- Freedom Indiana, the organisation that fought the state ban on same-sex marriage, will focus on helping cities and town implement anti-discrimination measures, following the backlash over the religious freedom laws. At the same time, Indiana hires a PR firm to repair its tarnished image. Perhaps state-wide discrimination laws would be more convincing than more spin?
- After originally denying a Cameroonian woman’s claim for asylum on the basis of sexuality, rejecting her fear of being jailed for her publicly known sexuality, Spain has granted Christelle Nangou asylum. Homosexuality is illegal in Cameroon, punishable by 5 years in jail. Spain’s laws have explicitly included asylum protection on the grounds of sexuality-based persecution since 2009.
- The Florida Senate approves a bill which removes the unconstitutional ban on lesbians and gays adopting children.
- Officials debate same sex marriage in Guam as the attorney general and acting director or the Department of Public Health and Social Services issue contradictory messages after a lesbian couple approached the US District Court for the right to marry after having been denied a marriage license.
- A South African discrimination case has been settled with the owners apologising for the consequences of their refusing accommodation to a gay couple. It was acknowledged that the matter was small compared to the violent homophobia may LGBT South Africans face but that it was a part of the broader picture of addressing dehumanising treatment of lesbian, bisexual and gay South Africans.
- Lesbian suicide is a neglected issue in India with a toxic combination of blatant lesbophobia in Bollywood and minimal representation, with reporting of lesbian suicides not including supporting information or openly reporting the facts of stories. A country of over 1.25 billion people, India seems to have only 5 organisations supporting lesbian and bisexual women, reflecting their lack of visibility.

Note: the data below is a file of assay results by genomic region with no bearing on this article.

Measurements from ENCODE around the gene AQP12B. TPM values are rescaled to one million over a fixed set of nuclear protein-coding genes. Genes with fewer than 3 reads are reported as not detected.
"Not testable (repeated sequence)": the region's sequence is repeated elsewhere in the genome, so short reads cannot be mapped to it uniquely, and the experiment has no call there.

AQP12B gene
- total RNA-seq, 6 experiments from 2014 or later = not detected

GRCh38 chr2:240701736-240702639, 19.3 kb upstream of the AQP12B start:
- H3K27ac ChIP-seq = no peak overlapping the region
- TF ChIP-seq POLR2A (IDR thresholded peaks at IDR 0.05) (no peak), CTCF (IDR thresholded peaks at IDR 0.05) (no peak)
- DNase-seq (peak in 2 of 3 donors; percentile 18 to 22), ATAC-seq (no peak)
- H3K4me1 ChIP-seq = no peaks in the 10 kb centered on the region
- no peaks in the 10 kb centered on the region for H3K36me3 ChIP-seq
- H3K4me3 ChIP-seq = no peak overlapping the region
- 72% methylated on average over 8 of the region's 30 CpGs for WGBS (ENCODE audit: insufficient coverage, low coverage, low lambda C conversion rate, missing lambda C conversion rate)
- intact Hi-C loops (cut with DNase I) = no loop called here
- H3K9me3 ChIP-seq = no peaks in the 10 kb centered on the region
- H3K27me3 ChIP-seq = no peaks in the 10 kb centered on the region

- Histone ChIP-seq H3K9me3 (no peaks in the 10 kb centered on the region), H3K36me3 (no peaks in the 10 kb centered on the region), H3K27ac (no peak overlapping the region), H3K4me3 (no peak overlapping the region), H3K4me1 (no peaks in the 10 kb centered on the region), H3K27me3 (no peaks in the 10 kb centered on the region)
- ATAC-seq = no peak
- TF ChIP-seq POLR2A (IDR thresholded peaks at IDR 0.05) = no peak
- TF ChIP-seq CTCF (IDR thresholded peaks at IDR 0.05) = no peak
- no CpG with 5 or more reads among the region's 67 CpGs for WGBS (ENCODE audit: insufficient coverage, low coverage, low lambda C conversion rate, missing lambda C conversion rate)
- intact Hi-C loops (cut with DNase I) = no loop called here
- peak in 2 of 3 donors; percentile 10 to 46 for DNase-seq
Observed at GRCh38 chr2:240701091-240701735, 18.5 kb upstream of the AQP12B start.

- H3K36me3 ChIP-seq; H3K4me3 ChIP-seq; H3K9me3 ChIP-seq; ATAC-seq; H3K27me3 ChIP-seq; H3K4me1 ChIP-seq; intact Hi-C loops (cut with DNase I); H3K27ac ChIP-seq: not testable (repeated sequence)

- Organisations representing lesbians in the tech field work to support women who are significantly less satisfied with their jobs on average and receive lower pays. This support includes mentor programs.
- Apple’s Siri appears to have been programmed to be homophobic in Russian, although it’s now apparently been fixed, in a measure reflecting the increasing homophobia and persecution in the country.
- LBGT history at the university of Chicago is being shared in the “Closeted/Out in the Quadrangles” exhibition.
- More reflections on poor lesbian representation as yet another lesbian relationship on TV succumbs to the mad, bad, sad or dead cliché. This may look like an unimportant issue to those who have thousands of (diverse) examples representing them, but this is far from the case for lesbians. Movies are no better, with only 17.5% having any LGB representation, mostly minor or token roles.